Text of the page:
Add Door County Creamery goat milk gelato to your summer to-do list
SISTER BAY - Goat milk gelato. Yup. It's a thing.
Before I sampled caramel cashew crunch flavor on a tiny plastic spoon at Door County Creamery I'll admit, I was thinking about the common tasting note of every goat cheese I've ever tried: the tanginess. While tangy can be a good quality in cheese, it's not what I want in my gelato.
After sampling several flavors available that day, I can say it was nothing but creamy sweetness.
I was guided through the gelato sampling by Door County Creamery co-owner Jesse Johnson who was also my sampling cohort when it came to dipping housemade crackers into the soft, creamy chevre and toothpicks into the tiny cubes of semi-hard cheeses made on site.
The only disappointment was that lemon cookie, Johnson's favorite flavor, wasn't available. As many as a dozen of Door County Creamery's 23 gelato and six sorbet flavors are available at any given time. Among the more popular flavors, says Johnson, are the aforementioned lemon cookie, salted caramel, roasted almond and fig, and raspberry panna cotta. Also part of the rotation are classic flavors like peanut butter and chocolate, orange dreamsicle and cookie dough.
All the milk for the gelato, cheese and soap comes from the Johnson farm, about a mile from the store, where they raise and milk 130 goats.
When it comes to cheese, Door County Creamery sells chevre plain and mixed with Door County staples like smoked whitefish and cherries. Even the ramps are harvested locally, says Johnson. Other options include fresh herb, truffle and pepperjack.
"I could polish off a tub of pepperjack in one sitting," Johnson said.
I repeatedly sampled the pepperjack as he told me that the chevre is made and sold within three days of the milk coming in, even though it has a four-week shelf life. Still, he says the fresher the better when it comes to chevre.
Falltum falls to the other end of the spectrum. The creamery's signature cheese is made only in late fall when, Johnson says, the goat milk is dense and at its richest. Aged during winter on cedar planks taken from the farm, Falltum makes its first appearance in the shop each spring. There's enough Falltum to meet summer demand. The flavor blends Manchego-like earthiness and Parmesan-like sharpness with a little Gouda-like creaminess.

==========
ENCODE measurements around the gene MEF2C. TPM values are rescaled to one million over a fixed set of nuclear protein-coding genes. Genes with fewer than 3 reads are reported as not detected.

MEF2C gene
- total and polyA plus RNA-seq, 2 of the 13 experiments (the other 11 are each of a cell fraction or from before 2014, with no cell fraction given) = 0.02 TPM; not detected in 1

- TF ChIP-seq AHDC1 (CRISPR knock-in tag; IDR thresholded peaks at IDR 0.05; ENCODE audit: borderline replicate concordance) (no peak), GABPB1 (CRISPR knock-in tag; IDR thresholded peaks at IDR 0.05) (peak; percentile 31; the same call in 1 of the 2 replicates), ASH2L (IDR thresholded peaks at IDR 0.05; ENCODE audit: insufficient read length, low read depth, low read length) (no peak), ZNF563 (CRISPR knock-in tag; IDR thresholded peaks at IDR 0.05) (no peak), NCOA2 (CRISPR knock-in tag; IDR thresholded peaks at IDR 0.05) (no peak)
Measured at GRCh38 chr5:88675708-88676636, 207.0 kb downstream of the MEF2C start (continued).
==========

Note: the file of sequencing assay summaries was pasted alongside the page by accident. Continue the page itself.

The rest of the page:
Goat feta and brick cheeses are also made regularly at the creamery and, if it's your lucky day, goat cheese curds.
Door County Creamery also carries a selection of other artisan cheeses that can be added to the goat cheese options on a cheese board. There are plenty of bottles of wine and beer to pair as well.
Or, if you dare, ask about the cheese curd sandwich (it's kind of a secret) that's not listed among the modest selection of sandwiches.
For the rule followers there's a rotation of featured sandwiches and a lineup of regulars that includes a BLT served on a toasted hearty bread with smoked bacon, arugula, tomato, aioli and goat brick. The extra kick of tang from the goat brick is a welcome addition.
Door County Creamery brings a couple of goats from the farm to a pen outside the shop during the summer months though customers who want a closer look at the source can sign up for a tour and meal that includes a trip to the Johnson farm, and gelato and cheese tasting before returning to the Creamery in Sister Bay for lunch ($43). Tour days vary by month, check the Door County Creamery website for availability.
» Hours: 10:30 a.m.- 9 p.m. (kitchen closes 5 p.m. Sunday-Thursday and 7 p.m. Friday-Saturday)
» Location: 10653 N. Bay Shore Drive, Sister Bay
» Phone: 920-854-3388
Contact Daniel at 920-996-7214 or firstname.lastname@example.org. Follow him on Twitter and Instagram at @HigginsEats and LinkedIn at https://www.linkedin.com/in/higginseats/.